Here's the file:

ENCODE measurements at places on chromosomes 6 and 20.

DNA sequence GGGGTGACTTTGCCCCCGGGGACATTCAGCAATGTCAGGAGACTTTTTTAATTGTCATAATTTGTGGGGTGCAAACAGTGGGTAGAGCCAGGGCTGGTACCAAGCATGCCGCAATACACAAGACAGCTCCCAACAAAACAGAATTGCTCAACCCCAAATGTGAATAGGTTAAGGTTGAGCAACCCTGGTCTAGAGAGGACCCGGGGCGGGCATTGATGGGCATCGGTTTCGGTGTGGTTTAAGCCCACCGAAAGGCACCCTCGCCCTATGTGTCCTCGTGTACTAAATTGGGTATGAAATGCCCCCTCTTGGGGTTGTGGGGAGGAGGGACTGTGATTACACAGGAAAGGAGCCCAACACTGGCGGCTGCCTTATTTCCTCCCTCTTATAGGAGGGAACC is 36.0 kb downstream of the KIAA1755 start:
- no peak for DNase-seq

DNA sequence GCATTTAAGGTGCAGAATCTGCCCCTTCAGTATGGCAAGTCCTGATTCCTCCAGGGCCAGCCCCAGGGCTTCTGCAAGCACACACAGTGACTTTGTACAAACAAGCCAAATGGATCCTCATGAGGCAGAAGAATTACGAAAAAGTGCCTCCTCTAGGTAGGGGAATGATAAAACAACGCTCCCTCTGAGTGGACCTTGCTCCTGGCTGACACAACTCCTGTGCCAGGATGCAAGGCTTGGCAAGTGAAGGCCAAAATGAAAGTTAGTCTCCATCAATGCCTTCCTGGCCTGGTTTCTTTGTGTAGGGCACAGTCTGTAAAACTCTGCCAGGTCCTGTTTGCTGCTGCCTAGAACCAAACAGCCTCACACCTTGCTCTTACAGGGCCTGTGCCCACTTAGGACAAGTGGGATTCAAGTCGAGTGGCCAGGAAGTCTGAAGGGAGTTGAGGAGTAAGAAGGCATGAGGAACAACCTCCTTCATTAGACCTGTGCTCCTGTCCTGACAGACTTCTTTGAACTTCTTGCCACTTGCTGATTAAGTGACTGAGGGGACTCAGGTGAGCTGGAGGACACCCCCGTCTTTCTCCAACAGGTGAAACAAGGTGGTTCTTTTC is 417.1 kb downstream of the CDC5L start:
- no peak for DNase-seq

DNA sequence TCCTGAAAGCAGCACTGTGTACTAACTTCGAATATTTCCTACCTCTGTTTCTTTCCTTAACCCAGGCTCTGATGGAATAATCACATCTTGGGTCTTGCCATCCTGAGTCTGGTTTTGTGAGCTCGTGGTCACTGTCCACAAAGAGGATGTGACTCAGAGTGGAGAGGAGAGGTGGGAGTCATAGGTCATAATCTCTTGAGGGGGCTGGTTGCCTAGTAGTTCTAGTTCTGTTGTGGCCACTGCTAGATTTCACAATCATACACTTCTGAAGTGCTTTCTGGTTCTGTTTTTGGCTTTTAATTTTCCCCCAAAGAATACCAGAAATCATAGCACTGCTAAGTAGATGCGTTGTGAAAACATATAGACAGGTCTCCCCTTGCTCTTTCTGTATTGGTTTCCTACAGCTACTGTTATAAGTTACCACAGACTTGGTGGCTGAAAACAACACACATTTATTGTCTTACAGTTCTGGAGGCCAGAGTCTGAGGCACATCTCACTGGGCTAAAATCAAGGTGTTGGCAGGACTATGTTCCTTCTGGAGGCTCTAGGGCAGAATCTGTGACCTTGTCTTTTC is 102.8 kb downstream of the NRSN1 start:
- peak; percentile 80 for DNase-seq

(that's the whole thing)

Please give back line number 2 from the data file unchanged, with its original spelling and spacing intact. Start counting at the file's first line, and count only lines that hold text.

DNA sequence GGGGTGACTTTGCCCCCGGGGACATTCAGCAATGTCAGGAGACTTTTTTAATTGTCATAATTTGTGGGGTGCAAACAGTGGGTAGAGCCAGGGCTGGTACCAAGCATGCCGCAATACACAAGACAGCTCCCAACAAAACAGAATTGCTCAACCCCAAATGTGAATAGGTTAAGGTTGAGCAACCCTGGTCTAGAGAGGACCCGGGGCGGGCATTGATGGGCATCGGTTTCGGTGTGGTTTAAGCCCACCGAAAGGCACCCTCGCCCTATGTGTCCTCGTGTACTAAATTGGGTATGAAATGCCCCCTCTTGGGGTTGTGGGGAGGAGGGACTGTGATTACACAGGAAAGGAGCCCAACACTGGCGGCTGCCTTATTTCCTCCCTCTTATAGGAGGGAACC is 36.0 kb downstream of the KIAA1755 start: